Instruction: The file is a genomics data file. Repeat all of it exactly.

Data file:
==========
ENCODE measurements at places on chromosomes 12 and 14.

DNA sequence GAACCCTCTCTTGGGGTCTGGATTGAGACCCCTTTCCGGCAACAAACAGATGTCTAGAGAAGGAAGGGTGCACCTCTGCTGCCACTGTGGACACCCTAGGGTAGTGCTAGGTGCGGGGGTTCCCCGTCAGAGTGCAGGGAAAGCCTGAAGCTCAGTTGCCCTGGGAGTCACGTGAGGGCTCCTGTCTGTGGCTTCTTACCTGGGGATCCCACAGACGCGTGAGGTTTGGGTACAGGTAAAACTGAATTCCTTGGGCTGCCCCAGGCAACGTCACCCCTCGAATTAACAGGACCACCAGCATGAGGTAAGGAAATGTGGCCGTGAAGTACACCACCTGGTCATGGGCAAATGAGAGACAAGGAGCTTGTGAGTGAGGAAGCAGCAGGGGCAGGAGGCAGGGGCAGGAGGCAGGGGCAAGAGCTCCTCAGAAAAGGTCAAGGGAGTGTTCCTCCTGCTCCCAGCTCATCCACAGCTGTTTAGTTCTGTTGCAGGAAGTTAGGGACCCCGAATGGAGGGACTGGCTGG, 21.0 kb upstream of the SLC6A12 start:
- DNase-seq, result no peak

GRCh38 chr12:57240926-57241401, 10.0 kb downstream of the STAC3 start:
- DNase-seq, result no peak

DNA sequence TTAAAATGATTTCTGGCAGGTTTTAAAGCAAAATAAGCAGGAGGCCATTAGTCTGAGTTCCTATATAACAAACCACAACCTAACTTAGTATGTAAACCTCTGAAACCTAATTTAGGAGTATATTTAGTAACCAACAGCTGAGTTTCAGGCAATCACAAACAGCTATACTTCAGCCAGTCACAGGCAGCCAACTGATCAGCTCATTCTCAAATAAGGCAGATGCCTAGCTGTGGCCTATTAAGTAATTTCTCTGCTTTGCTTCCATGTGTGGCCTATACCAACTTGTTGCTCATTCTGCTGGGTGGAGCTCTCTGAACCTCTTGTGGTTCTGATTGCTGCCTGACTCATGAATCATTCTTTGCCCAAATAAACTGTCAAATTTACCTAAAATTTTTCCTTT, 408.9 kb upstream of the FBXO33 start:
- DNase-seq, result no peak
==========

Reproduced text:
ENCODE measurements at places on chromosomes 12 and 14.

DNA sequence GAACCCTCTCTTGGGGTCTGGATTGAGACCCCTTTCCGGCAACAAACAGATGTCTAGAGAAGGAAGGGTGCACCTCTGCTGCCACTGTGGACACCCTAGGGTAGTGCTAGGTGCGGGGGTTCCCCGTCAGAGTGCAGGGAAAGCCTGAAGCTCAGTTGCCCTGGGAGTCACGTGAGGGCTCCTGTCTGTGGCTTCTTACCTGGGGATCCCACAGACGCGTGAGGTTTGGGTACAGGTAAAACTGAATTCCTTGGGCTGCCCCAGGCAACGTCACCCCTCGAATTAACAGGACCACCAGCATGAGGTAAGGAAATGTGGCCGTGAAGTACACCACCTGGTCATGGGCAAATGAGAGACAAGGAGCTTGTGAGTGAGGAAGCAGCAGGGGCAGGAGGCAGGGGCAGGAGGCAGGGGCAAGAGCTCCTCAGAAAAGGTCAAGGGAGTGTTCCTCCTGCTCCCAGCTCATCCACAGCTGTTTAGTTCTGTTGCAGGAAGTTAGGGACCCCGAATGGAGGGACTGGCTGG, 21.0 kb upstream of the SLC6A12 start:
- DNase-seq, result no peak

GRCh38 chr12:57240926-57241401, 10.0 kb downstream of the STAC3 start:
- DNase-seq, result no peak

DNA sequence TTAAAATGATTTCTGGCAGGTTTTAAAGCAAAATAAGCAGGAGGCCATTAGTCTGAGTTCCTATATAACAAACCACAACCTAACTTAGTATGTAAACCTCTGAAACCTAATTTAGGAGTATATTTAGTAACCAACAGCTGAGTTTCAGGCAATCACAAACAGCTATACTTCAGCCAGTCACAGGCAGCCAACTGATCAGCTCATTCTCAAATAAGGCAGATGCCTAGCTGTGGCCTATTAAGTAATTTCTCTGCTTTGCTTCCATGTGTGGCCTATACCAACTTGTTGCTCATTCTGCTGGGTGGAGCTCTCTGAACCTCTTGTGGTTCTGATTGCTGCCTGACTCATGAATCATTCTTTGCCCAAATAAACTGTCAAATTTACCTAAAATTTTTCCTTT, 408.9 kb upstream of the FBXO33 start:
- DNase-seq, result no peak